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Making a move?

CRAWFORD | Is Bellarmine heading to Division I? Internal discussions are progressing

  • 3 min to read
Scott Davenport huddle

Bellarmine coach Scott Davenport speaks with his team in a timeout huddle.

LOUISVILLE, Ky. (WDRB) – Bellarmine isn't talking publicly about the possibility of a move to Division I athletics, but it is talking about it. The university is embarking on a period of expansion, looking to grow its enrollment, diversify its student body, increase its regional footprint and modernize its use of technology, among other key goals.

Discussions of these aims have been moving forward since Dr. Susan Donovan became the university's fourth president two years ago. They are continuing through a series of Town Halls designed to get input from various campus stakeholders.

Now, the discussions have turned to athletics. Bellarmine isn’t talking specifics. But two sources close to the university's athletic programs say that the school is mulling a jump to the NCAA Division I level in all 22 of its varsity sports (men's lacrosse already competes at the D-I level).

John Spugnardi, Bellarmine's director for athletic media relations, declined to comment on the topic, but provided a university response in anticipation of questions:

"In January 2018, Bellarmine began developing a new strategic plan to shape the university's future," the statement reads. "In addition to a number of academic and administrative priorities, the plan calls for the university to review its athletics conference and divisional alignment. The goal of this review is to ensure the university is maximizing student opportunities for leadership and growth, alumni engagement, and the reach, visibility and impact of Bellarmine both regionally and nationally. This process is under way, with opportunities for continued input from the Bellarmine community."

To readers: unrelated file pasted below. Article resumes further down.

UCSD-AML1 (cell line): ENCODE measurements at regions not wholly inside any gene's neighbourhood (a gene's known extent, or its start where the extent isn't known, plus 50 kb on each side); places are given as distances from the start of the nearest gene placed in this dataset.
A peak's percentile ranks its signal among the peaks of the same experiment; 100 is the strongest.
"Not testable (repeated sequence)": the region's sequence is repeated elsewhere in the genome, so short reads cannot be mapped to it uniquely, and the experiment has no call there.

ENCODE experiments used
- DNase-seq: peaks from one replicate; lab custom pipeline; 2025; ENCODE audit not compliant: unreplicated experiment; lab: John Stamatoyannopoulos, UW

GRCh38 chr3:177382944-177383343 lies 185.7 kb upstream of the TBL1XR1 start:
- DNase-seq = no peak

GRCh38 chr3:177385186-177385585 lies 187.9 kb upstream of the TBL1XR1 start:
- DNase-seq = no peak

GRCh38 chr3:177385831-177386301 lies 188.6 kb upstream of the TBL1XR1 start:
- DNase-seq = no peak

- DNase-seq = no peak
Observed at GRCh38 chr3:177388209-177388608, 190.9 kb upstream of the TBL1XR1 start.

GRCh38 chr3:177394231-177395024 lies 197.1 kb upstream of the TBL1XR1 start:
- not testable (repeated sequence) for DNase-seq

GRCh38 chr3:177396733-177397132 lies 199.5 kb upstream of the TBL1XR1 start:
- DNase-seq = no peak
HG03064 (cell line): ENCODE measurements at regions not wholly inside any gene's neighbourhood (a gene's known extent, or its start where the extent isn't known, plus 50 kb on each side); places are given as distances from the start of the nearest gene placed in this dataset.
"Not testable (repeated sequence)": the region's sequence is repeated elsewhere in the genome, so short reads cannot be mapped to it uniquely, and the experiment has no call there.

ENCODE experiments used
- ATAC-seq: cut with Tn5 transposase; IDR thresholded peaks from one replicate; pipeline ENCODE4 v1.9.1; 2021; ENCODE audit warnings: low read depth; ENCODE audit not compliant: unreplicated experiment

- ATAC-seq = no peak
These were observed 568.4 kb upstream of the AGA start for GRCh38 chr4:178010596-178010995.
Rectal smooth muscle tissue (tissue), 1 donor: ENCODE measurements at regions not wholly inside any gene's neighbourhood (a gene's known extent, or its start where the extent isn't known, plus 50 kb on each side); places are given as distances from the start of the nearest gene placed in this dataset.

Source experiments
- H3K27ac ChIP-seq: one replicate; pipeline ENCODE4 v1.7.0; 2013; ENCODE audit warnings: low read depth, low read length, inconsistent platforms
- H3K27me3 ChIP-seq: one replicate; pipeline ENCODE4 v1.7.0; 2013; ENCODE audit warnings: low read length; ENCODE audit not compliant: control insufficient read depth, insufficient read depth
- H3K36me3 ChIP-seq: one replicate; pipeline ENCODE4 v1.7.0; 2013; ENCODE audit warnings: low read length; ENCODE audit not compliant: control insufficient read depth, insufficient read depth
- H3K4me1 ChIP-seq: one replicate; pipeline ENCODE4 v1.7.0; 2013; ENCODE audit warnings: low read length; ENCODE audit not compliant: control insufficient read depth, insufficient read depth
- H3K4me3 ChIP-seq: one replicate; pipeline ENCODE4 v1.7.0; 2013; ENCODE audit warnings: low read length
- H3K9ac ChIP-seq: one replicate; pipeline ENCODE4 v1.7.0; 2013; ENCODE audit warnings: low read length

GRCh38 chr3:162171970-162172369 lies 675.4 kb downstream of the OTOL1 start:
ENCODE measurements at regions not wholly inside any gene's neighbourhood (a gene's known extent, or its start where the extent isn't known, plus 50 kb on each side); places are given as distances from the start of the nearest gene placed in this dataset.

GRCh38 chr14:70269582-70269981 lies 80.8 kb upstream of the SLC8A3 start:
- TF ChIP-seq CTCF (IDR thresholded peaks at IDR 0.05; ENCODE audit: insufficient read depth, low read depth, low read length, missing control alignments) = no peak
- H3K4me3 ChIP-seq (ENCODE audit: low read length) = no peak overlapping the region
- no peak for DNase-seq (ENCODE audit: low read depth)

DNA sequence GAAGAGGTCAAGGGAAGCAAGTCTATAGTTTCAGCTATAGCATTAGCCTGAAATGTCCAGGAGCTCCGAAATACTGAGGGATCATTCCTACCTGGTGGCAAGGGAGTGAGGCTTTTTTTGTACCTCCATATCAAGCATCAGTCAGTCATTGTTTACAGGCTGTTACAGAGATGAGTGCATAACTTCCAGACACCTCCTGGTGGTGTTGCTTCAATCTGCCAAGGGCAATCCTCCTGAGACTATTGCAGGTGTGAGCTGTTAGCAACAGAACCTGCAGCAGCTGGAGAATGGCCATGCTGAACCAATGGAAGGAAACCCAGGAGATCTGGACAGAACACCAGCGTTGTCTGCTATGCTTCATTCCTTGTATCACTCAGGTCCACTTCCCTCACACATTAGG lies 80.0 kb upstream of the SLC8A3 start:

That statement makes no commitment on the part of Bellarmine. But it certainly leans a certain way. For decades, universities have used athletic programs to engage alumni and achieve reach and visibility. And a jump in level for its varsity athletics certainly would seem in keeping with that overall approach.

Bellarmine has played Division I men's lacrosse since 2005, and currently competes in the Southern Conference.

It has seen former conference rivals make the jump, most recently, Northern Kentucky University, which left the Division II Great Lakes Valley Conference after the 2011-12 season to begin the four-year reclassification process. It initially joined the Atlantic Sun, but left that league for the Horizon League in 2015. The Norse have twice been to the NCAA men's basketball tournament, falling this year to eventual national runner-up Texas Tech 72-57 in the opening round.

Indiana-Purdue Fort Wayne (now just Purdue Fort Wayne) left the GLVC after the 2000-2001 season to move to the Division I level, and in 2007 joined the Summit League.

Four schools currently have announced plans to move to the Division I level, Merrimack College, UC San Diego, and Dixie State. The C.W. Post Campus of Long Island University will merge with Long Island University to form a single Division I athletic program. Merrimack will begin this process this season and become an active full member of Division I in 2024-25. The others a year later.